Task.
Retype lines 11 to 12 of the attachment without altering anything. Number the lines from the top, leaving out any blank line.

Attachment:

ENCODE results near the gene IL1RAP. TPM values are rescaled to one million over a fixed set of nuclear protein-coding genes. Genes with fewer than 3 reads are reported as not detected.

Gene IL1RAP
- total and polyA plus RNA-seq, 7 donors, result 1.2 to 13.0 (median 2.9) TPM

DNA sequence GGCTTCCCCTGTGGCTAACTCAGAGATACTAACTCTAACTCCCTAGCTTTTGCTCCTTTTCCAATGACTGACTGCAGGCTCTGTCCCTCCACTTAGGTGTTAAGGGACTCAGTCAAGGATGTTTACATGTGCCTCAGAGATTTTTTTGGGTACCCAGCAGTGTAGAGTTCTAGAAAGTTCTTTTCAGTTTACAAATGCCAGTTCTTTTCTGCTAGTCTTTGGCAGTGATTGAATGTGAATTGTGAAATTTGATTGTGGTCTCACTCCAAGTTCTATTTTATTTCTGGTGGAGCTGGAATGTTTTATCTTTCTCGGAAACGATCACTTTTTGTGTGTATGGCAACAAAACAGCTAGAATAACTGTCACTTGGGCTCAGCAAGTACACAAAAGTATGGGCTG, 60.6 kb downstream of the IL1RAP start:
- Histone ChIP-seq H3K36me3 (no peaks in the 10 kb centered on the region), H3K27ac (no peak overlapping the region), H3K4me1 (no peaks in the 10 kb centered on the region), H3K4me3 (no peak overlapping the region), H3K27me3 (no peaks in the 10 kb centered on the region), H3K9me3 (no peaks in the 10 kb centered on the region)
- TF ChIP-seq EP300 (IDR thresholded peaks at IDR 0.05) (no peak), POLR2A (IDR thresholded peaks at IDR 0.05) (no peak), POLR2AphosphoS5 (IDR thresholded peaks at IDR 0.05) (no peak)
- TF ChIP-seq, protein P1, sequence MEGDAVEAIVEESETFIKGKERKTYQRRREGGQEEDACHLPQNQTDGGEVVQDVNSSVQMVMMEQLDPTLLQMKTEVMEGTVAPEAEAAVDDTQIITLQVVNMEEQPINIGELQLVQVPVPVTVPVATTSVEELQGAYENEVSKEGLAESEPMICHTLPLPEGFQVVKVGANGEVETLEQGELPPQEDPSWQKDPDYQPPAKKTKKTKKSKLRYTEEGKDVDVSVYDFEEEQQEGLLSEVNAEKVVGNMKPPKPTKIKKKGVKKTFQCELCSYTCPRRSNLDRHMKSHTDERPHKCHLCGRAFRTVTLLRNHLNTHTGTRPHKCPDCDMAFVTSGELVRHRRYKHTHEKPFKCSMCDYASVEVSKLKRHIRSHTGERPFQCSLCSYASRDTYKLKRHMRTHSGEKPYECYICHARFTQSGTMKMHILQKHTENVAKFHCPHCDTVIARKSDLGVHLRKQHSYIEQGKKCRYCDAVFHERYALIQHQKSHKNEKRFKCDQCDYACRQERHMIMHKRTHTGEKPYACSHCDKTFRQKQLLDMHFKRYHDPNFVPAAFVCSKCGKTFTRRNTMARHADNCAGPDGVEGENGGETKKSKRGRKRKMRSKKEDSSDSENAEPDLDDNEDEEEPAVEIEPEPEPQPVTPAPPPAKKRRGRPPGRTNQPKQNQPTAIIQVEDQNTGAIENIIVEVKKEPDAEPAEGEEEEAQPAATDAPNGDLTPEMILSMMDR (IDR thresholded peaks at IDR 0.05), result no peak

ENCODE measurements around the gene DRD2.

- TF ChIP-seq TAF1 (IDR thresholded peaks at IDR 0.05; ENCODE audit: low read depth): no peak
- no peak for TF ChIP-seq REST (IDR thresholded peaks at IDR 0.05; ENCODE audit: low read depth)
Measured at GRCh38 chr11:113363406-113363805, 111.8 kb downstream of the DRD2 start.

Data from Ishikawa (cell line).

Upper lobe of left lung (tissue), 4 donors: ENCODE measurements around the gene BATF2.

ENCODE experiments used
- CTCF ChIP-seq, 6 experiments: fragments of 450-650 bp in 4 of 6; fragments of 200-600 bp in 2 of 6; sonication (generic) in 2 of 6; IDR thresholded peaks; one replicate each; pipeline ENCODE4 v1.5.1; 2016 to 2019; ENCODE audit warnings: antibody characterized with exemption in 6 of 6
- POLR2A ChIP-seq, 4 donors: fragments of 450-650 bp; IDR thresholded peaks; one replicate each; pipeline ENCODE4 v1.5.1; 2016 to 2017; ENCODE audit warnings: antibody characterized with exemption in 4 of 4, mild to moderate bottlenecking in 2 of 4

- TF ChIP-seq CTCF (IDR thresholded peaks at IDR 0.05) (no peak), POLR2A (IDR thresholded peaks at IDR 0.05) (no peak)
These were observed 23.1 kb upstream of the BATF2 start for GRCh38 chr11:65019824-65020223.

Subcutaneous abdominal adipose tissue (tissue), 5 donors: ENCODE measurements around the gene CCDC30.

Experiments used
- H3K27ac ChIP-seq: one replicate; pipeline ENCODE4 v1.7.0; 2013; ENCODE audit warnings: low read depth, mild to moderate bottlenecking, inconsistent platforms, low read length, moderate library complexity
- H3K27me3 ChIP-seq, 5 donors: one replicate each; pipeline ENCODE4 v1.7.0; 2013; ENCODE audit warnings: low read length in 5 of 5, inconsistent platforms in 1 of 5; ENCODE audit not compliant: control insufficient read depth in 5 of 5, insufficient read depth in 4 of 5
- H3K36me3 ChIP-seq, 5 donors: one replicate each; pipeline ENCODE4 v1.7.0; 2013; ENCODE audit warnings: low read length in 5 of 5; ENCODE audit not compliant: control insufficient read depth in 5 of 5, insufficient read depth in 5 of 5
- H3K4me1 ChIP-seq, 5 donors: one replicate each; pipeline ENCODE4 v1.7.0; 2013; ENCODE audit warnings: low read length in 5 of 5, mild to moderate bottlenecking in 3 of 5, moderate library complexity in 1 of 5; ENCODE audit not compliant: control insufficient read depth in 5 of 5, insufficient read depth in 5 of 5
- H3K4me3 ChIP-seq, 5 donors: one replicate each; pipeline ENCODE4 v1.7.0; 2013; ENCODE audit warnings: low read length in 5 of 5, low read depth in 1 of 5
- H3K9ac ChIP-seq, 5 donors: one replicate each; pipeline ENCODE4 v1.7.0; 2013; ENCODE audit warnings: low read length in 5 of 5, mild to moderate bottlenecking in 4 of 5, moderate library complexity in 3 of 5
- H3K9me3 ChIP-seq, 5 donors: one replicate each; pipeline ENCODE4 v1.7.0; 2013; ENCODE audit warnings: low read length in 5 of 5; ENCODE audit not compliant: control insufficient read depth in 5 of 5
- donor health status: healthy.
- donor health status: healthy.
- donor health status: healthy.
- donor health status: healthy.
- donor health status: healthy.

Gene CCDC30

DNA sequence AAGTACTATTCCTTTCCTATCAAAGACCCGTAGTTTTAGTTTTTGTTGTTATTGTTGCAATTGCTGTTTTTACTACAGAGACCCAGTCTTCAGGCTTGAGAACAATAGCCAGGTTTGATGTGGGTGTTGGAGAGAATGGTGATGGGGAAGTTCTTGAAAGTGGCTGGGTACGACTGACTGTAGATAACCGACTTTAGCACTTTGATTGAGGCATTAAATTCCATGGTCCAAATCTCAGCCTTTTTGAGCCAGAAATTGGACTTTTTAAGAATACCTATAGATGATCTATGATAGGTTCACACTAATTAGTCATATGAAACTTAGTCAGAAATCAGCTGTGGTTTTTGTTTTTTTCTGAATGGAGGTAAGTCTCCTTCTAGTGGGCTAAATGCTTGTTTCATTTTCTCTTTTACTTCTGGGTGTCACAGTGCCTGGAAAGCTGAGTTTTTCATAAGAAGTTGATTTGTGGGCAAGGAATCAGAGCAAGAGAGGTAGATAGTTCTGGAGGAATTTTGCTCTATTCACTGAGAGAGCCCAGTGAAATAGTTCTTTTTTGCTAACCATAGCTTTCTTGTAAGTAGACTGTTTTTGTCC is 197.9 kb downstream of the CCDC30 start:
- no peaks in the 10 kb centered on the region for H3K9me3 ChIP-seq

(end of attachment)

Measured at GRCh38 chr11:113363406-113363805, 111.8 kb downstream of the DRD2 start.

Data from Ishikawa (cell line).